Bottom-gate, bottom-contact OTFTs made with (345F)2-SiPc active layers were made starting with prefabricated substrates manufactured by Fraunhofer IPMS. These substrates had a doped silicon base/gate, a 230 nm SiO2 dielectric, and pre-patterned source-drain electrodes made from gold with an indium tin oxide adhesion layer (W = 2000 µm, L = 2.5, 5, 10, 20 µm). Substrates were rinsed thoroughly with acetone to remove the protective resist and then treated for 15 min in oxygen plasma. Before transferring into a 1% v/v solution of octyltrichlorosilane (OTS, Sigma, 97%) in toluene, the substrates were rinsed with water and isopropanol, then dried with nitrogen. After 60 min heating at 70 °C, the substrates were removed from solution, rinsed with toluene and isopropanol, then dried under vacuum at 70 °C for 30–60 min. Dried, OTS-treated substrates were transferred into a vacuum chamber where (345F)2-SiPc was evaporated onto their surface at a rate of 0.3Å/s until their thickness reached the target of 300Å as measured using a quartz crystal monitor. Finished devices were transferred in an evacuated capsule to the custom OTFT testing setup, oesProbe A10000-P290 (Element Instrumentation Inc. & Kreus Design Inc.), and tested under vacuum (P < 0.1 Pa) without having been exposed to air. Transfer characteristics were obtained in the range 0 V < VGS < 60 V, increased step-wise every 100 ms, with VDS set to 50 V. Field-effect mobility (µe) and threshold voltage (VT) were calculated from the slope and x-intercept of Equation (1) in the range 35 V < VGS < 45 V, with the dielectric capacitance Ci calculated as kɛ0/t, where t is the dielectric thickness and k is the relative dielectric constant of SiO2 (3.9).
I DS = μ C i W 2 L ( V GS V T )

Supplementary Materials

The following are available online at https://www.mdpi.com/1996-1944/12/8/1334/s1, Figure S1: Normalized absorbance spectra of (345F)2-SiPc via Routes A (black), B (blue) and C (red) in toluene solutions, Figure S2: 1H-NMR spectra of DIII from Route B at 400 MHz in MeCN-d3. Spectrum referenced to solvent residual peak at 1.94 ppm, Figure S3: 1H-NMR spectra of [H2DIII][OTf]2 at 300 MHz in MeCN-d3. Spectrum referenced to solvent residual peak at 1.94 ppm, Figure S4: 1H-NMR spectra of DIII from commercial source (blue) and from Route B (red) in DMSO-d6 at 400 MHz. Spectra referenced to residual solvent peak at 2.50 ppm, Figure S5. 19F-NMR spectra of [H2DIII][OTf]2 at 300 MHz in MeCN-d3. Spectrum referenced to F3CCOH at −76.55 ppm.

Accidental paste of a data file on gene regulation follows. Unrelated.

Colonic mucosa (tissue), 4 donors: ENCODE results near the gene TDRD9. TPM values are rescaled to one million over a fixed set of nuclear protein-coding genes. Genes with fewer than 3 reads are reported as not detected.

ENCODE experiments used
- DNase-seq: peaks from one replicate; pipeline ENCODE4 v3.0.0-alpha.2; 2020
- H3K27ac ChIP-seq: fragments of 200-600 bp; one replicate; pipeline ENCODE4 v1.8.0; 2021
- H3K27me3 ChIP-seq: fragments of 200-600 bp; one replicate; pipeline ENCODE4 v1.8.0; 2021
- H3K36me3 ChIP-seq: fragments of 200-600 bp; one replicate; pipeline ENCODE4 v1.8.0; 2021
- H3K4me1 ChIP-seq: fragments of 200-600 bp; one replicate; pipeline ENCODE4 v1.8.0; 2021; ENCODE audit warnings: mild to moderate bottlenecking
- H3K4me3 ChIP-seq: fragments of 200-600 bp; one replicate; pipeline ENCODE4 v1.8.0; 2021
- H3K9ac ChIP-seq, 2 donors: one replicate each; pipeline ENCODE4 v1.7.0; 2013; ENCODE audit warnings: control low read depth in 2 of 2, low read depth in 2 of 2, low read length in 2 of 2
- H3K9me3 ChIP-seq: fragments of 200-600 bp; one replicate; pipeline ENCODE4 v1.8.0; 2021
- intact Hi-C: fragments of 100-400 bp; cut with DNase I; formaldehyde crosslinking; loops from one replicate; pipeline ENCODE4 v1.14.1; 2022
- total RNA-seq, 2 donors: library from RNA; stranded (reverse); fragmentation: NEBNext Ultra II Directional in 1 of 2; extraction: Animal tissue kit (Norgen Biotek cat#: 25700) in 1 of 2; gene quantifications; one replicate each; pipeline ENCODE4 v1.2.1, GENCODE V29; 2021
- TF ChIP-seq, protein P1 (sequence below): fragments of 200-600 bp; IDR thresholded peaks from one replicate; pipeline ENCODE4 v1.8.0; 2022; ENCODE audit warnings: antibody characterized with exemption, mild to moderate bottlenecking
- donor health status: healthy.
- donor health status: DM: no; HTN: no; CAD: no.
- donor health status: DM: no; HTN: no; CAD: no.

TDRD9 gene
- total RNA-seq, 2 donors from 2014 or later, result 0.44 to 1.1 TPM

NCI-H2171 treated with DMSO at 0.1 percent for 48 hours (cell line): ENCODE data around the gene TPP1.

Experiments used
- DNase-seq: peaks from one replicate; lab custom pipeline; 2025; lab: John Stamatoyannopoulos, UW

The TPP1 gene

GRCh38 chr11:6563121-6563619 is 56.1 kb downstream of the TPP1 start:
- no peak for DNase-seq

Author Contributions

All authors contributed equally to this work.

Funding

The authors thank the University of Ottawa, the Canadian Foundation for Innovation (CFI), NSERC (Discovery grants and PGSD programs) and the Ontario Research Fund. N.J.Y. thanks NSERC for the Canada Graduate Scholarship (CGS D), O.A.M and T.M.G. are also grateful for the Ontario graduate student scholarship (OGS).

Conflicts of Interest

The authors declare no conflict of interest.

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Figure 1. Divalent metal phthalocyanine (MPc) and tetravalent silicon phthalocyanine (SiPc) frameworks.
Figure 1. Divalent metal phthalocyanine (MPc) and tetravalent silicon phthalocyanine (SiPc) frameworks.
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Scheme 1. Synthetic routes in the preparation of SiPcCl2. Reagents and conditions: (a) (i) Na, MeOH, (ii) NH3(g), Δ; (b) SiCl4, Quinoline, Δ; (c) LiN(TMS)2·Et2O, Toluene; (d) HCl(g); (e) (i) TMSCl, (ii) silica gel.
Scheme 1. Synthetic routes in the preparation of SiPcCl2. Reagents and conditions: (a) (i) Na, MeOH, (ii) NH3(g), Δ; (b) SiCl4, Quinoline, Δ; (c) LiN(TMS)2·Et2O, Toluene; (d) HCl(g); (e) (i) TMSCl, (ii) silica gel.
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Figure 2. Characteristic output curve (a) and transfer curve (b) for bis(3,4,5-trifluorophenoxy) silicon phthalocyanine ((345F)2-SiPc) bottom-gate, bottom-contact (BGBC) organic thin-film devices with L = 5 um. (c) is the chemical structure of ((345F)2-SiPc), the respective highest occupied molecular orbital (HOMO) and lowest unoccupied molecular orbital (LUMO) levels of (345F)2-SiPc and a diagram of the BGBC organic thin-film transistor (OTFT) structure (from left to right) [28].
Figure 2. Characteristic output curve (a) and transfer curve (b) for bis(3,4,5-trifluorophenoxy) silicon phthalocyanine ((345F)2-SiPc) bottom-gate, bottom-contact (BGBC) organic thin-film devices with L = 5 um. (c) is the chemical structure of ((345F)2-SiPc), the respective highest occupied molecular orbital (HOMO) and lowest unoccupied molecular orbital (LUMO) levels of (345F)2-SiPc and a diagram of the BGBC organic thin-film transistor (OTFT) structure (from left to right) [28].